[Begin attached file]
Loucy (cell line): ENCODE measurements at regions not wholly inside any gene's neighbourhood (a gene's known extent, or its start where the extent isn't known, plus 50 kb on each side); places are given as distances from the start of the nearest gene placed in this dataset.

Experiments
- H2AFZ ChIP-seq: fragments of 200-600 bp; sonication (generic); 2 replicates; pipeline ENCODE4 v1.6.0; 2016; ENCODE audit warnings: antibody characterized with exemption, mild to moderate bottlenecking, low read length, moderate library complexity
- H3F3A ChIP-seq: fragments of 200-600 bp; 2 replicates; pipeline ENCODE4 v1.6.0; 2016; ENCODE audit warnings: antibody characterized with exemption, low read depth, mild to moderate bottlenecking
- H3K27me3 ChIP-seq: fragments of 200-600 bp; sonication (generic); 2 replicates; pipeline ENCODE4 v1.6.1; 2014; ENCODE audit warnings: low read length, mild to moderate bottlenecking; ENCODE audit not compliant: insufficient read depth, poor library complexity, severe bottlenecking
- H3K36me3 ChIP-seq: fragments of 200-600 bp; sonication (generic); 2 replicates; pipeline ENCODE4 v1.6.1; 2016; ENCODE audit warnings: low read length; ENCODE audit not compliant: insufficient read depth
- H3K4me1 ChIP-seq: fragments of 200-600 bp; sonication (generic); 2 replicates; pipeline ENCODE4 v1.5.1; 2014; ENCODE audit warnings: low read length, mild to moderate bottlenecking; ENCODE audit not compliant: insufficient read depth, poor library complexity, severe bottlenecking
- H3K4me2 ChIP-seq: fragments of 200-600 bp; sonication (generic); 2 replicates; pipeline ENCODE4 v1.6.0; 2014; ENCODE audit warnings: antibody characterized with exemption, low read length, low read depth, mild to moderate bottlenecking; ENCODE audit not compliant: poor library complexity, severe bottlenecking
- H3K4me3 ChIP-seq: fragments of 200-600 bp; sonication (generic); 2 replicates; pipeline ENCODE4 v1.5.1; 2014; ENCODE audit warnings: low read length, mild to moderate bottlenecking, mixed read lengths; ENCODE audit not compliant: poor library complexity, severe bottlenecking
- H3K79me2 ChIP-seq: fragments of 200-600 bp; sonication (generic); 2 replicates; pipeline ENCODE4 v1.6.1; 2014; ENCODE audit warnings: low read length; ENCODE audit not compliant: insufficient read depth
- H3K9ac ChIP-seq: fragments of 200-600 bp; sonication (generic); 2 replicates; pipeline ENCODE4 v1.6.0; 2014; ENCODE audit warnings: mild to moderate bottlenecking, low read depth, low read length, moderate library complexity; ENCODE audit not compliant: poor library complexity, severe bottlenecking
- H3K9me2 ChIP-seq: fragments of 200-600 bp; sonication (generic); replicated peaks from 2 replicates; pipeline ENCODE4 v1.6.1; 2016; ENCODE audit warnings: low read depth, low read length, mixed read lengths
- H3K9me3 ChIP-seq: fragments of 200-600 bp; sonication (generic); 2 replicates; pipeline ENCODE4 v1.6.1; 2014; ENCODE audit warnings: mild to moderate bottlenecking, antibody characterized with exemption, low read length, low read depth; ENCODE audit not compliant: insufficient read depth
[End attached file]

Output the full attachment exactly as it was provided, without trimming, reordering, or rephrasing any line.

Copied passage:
Loucy (cell line): ENCODE measurements at regions not wholly inside any gene's neighbourhood (a gene's known extent, or its start where the extent isn't known, plus 50 kb on each side); places are given as distances from the start of the nearest gene placed in this dataset.

Experiments
- H2AFZ ChIP-seq: fragments of 200-600 bp; sonication (generic); 2 replicates; pipeline ENCODE4 v1.6.0; 2016; ENCODE audit warnings: antibody characterized with exemption, mild to moderate bottlenecking, low read length, moderate library complexity
- H3F3A ChIP-seq: fragments of 200-600 bp; 2 replicates; pipeline ENCODE4 v1.6.0; 2016; ENCODE audit warnings: antibody characterized with exemption, low read depth, mild to moderate bottlenecking
- H3K27me3 ChIP-seq: fragments of 200-600 bp; sonication (generic); 2 replicates; pipeline ENCODE4 v1.6.1; 2014; ENCODE audit warnings: low read length, mild to moderate bottlenecking; ENCODE audit not compliant: insufficient read depth, poor library complexity, severe bottlenecking
- H3K36me3 ChIP-seq: fragments of 200-600 bp; sonication (generic); 2 replicates; pipeline ENCODE4 v1.6.1; 2016; ENCODE audit warnings: low read length; ENCODE audit not compliant: insufficient read depth
- H3K4me1 ChIP-seq: fragments of 200-600 bp; sonication (generic); 2 replicates; pipeline ENCODE4 v1.5.1; 2014; ENCODE audit warnings: low read length, mild to moderate bottlenecking; ENCODE audit not compliant: insufficient read depth, poor library complexity, severe bottlenecking
- H3K4me2 ChIP-seq: fragments of 200-600 bp; sonication (generic); 2 replicates; pipeline ENCODE4 v1.6.0; 2014; ENCODE audit warnings: antibody characterized with exemption, low read length, low read depth, mild to moderate bottlenecking; ENCODE audit not compliant: poor library complexity, severe bottlenecking
- H3K4me3 ChIP-seq: fragments of 200-600 bp; sonication (generic); 2 replicates; pipeline ENCODE4 v1.5.1; 2014; ENCODE audit warnings: low read length, mild to moderate bottlenecking, mixed read lengths; ENCODE audit not compliant: poor library complexity, severe bottlenecking
- H3K79me2 ChIP-seq: fragments of 200-600 bp; sonication (generic); 2 replicates; pipeline ENCODE4 v1.6.1; 2014; ENCODE audit warnings: low read length; ENCODE audit not compliant: insufficient read depth
- H3K9ac ChIP-seq: fragments of 200-600 bp; sonication (generic); 2 replicates; pipeline ENCODE4 v1.6.0; 2014; ENCODE audit warnings: mild to moderate bottlenecking, low read depth, low read length, moderate library complexity; ENCODE audit not compliant: poor library complexity, severe bottlenecking
- H3K9me2 ChIP-seq: fragments of 200-600 bp; sonication (generic); replicated peaks from 2 replicates; pipeline ENCODE4 v1.6.1; 2016; ENCODE audit warnings: low read depth, low read length, mixed read lengths
- H3K9me3 ChIP-seq: fragments of 200-600 bp; sonication (generic); 2 replicates; pipeline ENCODE4 v1.6.1; 2014; ENCODE audit warnings: mild to moderate bottlenecking, antibody characterized with exemption, low read length, low read depth; ENCODE audit not compliant: insufficient read depth